From S. MacGrianna and P. UaConchubhair, ed. Essays on Class and Culture in Ireland, University of Ulster, 1992 (proceedings of a symposium at Magee College, 1987)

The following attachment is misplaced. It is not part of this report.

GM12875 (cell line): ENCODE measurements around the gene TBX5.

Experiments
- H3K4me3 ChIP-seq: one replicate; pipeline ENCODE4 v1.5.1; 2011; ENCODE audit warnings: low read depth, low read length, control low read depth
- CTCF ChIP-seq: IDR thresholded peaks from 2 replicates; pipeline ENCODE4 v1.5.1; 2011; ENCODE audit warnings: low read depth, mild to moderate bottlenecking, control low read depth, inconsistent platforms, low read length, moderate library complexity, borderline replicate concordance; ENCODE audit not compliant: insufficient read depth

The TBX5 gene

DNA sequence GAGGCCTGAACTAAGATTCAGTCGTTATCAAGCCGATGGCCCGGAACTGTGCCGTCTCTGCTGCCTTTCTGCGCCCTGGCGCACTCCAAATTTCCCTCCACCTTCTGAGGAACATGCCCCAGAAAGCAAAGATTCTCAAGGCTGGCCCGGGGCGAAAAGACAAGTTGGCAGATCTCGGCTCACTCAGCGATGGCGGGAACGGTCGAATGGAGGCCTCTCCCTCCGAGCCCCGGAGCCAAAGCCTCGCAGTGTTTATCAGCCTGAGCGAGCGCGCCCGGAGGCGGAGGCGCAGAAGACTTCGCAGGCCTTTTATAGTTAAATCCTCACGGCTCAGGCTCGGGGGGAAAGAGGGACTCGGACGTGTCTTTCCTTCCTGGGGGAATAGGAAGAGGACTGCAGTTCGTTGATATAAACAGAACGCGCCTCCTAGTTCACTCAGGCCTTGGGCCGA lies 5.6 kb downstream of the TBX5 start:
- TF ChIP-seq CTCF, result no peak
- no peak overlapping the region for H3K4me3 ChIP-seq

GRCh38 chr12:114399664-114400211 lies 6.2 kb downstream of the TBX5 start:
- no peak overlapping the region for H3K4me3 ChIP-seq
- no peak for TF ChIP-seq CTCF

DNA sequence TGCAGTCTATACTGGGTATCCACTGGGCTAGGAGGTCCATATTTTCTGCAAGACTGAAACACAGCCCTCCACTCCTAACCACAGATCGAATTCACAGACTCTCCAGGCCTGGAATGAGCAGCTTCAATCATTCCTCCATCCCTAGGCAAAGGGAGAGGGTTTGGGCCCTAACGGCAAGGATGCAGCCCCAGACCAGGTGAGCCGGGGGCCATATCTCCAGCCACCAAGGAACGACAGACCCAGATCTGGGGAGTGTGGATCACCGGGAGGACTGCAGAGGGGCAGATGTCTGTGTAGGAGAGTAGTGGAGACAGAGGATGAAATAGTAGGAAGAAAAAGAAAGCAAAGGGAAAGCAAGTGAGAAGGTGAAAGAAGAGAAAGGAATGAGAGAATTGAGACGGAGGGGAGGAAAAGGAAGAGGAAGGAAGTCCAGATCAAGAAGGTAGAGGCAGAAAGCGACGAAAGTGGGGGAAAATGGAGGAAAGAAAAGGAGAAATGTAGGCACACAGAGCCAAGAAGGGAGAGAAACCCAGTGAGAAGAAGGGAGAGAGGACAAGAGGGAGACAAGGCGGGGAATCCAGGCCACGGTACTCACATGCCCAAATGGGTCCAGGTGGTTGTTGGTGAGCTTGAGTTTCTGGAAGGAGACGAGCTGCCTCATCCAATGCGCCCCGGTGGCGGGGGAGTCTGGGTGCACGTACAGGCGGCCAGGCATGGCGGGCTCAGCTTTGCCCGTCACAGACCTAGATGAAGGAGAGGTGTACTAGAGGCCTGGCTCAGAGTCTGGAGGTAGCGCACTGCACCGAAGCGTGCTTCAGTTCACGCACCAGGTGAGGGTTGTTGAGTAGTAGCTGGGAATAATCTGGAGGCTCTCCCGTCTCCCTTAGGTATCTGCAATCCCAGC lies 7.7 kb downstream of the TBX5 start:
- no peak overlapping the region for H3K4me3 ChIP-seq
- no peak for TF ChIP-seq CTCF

The following meditation on the postmodern crisis of religious identities is meant as a contribution to the task of discerning what is living from what is dead, the truth from the lies, in Irish religious culture. "Postmodern" has three senses: 1) a sociological sense: the breakdown of the legitimating meta-narratives of the modern scientific world and their replacement by a mediatic cult of images or, more creatively, by a new intellectual culture marked by pluralism, decentralisation, improvisatory inventiveness (Lyotard); 2) a literary and artistic sense: the rejection of the ideals of order, unity, meaning still harboured by artists of the Modernist period, and their replacement by an eclectic and open-ended aesthetic; 3) a philosophical sense: the demonstration by the new masters of suspicion, Foucault, Derrida and Lacan, that the West has cultivated fixed identities which break down when examined closely, running aground on the irremediable polysemy and dissemination of language (Derrida), on the intrinsically delusive nature of consciousness, on which all our self-definitions rest (Lacan), and on the realisation that they are the effect of the hidden constraints of the 'powers that be' which confine all discourse within imposed ideological frames (Foucault).